Why Having Nothing and Being Empty Can Be A Good Thing
I love studying the women of God in the Bible and here’s why: because they all have something in common, and it’s not glamorous, flashy or anything you’d ever covet.
What they have is some kind of emptiness. A need, a want, or a lack.
And I love to watch where they turn in their need, because I need their example in order to live my Christian life.
These women turn to God and trust Him.
Sometimes God meets their need just they way they asked Him to, but other times He meets their real need, their need for Him.
Exhibit A: The Widow in 2 Kings 4.
“The wife of a man from the company of the prophets cried out to Elisha, “Your servant my husband is dead, and you know that he revered the Lord. But now his creditor is coming to take my two boys as his slaves.”
The widow had lack. She had no husband, and no money, and the money-lenders were coming to take her children.
Elisha replied to her, “How can I help you? Tell me, what do you have in your house?” “Your servant has nothing there at all,” she said, “except a small jar of olive oil.”
The pitiful truth was that all she had in the cupboard was olive oil. How desperate she must have felt. But she knew where to turn for help, the man of God, the prophet Elisha. Maybe she thought Elisha would organize a community food drive for her, or maybe request assistance from wealthier acquaintances in town, but that’s not what Elisha told her to do.
Elisha said, “Go around and ask all your neighbors for empty jars. Don’t ask for just a few. Then go inside and shut the door behind you and your sons. Pour oil into all the jars, and as each is filled, put it to one side.”
So Elisha’s plan was a the “clandestine-behind-closed-doors-oil-making” scheme. Now, you have to admit that this sounds strange. And what if she hadn’t had faith? She could have rolled her eyes, snickered at this request, closed the door, thank-you-very-much, and lost her boys to the creditors. But instead she obeyed and God provided for her.
She left him and shut the door behind her and her sons. They brought the jars to her and she kept pouring. When all the jars were full, she said to her son, “Bring me another one.”
But he replied, “There is not a jar left.” Then the oil stopped flowing.
She went and told the man of God, and he said, “Go, sell the oil and pay your debts. You and your sons can live on what is left.”
The widow’s problem was a money issue. She’d run out, and there were no Visa cards in those days, no fall backs.
And you and I have our own set of needs. Maybe you’ve run out of energy to train or discipline your children. Maybe you’re at the end of your rope emotionally. Maybe you’re out of finances, health, friends or hope. Maybe your family is crumbling around you. Or perhaps your marriage has run clean out of love.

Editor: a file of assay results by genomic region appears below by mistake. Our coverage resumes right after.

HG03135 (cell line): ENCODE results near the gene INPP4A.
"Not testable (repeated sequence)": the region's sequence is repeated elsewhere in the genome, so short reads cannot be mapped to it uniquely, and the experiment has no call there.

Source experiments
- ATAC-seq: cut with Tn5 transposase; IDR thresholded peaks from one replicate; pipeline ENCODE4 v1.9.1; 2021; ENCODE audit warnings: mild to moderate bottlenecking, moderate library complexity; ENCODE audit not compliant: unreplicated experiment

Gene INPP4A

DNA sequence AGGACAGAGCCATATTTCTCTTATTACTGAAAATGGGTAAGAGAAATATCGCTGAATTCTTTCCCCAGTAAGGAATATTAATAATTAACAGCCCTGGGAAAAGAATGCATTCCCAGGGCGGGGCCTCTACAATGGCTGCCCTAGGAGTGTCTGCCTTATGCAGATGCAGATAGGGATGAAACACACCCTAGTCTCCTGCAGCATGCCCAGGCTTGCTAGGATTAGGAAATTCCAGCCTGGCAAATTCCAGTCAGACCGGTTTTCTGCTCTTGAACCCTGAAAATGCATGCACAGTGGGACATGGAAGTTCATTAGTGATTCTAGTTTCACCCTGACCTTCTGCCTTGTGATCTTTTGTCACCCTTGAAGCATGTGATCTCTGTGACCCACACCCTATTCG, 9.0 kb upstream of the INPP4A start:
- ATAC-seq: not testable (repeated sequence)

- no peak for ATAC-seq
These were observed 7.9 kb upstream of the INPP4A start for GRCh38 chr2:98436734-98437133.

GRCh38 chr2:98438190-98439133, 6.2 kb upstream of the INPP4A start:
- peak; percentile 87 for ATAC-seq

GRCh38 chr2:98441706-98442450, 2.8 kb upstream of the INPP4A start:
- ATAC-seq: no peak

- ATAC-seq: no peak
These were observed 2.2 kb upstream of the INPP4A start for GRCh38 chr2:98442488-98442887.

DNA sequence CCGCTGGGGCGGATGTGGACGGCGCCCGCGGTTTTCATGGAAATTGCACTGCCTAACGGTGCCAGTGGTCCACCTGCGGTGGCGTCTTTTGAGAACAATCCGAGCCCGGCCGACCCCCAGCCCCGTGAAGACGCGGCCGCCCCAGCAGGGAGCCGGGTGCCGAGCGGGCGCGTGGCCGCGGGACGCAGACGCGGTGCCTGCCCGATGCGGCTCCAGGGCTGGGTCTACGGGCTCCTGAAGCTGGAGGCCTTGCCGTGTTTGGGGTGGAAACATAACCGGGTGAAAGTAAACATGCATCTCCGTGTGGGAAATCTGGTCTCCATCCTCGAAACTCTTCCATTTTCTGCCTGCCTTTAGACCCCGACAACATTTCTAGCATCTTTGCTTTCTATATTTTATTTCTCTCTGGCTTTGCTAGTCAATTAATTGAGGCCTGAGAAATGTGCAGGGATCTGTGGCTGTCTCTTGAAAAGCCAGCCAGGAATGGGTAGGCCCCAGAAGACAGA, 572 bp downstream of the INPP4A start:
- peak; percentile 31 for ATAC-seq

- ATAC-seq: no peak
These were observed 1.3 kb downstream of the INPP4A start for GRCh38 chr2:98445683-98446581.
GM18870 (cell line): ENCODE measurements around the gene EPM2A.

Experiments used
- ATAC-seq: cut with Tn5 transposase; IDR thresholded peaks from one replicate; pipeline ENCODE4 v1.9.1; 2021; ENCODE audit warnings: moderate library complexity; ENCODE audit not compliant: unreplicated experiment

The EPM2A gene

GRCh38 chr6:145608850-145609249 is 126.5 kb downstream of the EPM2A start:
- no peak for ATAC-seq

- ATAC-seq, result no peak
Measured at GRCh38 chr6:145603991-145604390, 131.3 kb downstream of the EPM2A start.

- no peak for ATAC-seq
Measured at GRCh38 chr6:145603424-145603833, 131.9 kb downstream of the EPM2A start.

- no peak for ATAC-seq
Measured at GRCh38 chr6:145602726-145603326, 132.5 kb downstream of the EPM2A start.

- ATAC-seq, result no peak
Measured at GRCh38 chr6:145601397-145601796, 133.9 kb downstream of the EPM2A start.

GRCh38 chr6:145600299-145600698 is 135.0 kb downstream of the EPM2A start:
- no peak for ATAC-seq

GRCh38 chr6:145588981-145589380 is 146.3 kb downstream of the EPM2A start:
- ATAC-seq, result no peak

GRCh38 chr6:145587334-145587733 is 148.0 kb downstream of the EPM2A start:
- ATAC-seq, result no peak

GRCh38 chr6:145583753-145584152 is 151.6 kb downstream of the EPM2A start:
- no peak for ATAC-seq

Maybe the only thing you do have is this ever-present burden, your awareness of this lack in you life.
Can I just encourage you that sometimes, that is exactly when God will take over if we let Him? Our need can be a good thing. It can prompt us to begin searching again for the One who can bring Hope.
Sometimes when there’s nothing left, humanly speaking,
sometimes when problems seem impossible, insurmountable,
these are exactly the times when we can go to God and lay out our burden to Him. We give Him permission to take control. We throw our problem on him–> “Cast your burden upon the Lord.”
- We see it with the Nicodemus who had everything going for him on the outside, religious respect, admiration, yet who was inwardly empty and searching for more,
- We see it with the woman with the issue of blood who spent all that she had and was now reaching out in faith to touch the hem of Jesus garment
- We see it with Mary and Martha who called, no begged, their friend Jesus to come back and heal Lazarus so he wouldn’t die,
- We see it at the marriage feast in Caanan, where the newly-weds began their marriage with an embarrassing lack of wine for their guests which could have been seen as a social disgrace on the bridegroom
The place to go for help was the Lord. Not to girlfriends, not to food, or shopping, immorality, books, tv or the internet.
The Lord Jesus Christ. Our Help, Shepherd, Shield, Guide, Comfort, Savior.
And when you go to the Lord,
and relinquish control,
and admit that you are hopeless and that you need Him,
and hand him the reins to do as He will,
you’ll find that He will. He will meet our needs!
Sometimes — most times — our need is to know and trust Him more. Sometimes we must wait for His timing, submit to His plan, surrender our own sinful ways and embrace His.
And when we do, he’ll not only give us what is good and best,
He’ll fill us with His own divine self, so we can gather strength and love that comes from Him, hope that only He can give, and watch Him work on our behalf. While we’re waiting, studying His word, praying, meditating, walking by faith, we can go on doing what He has called us to do.
1 thought on “Why Having Nothing and Being Empty Can Be A Good Thing”
God often uses his people to bless those he puts in their lives. I like Elisha’s response: “What can I do to help?” It’s a simple question, but one of the most powerful I’ve ever experienced hearing. I hope I say it enough too.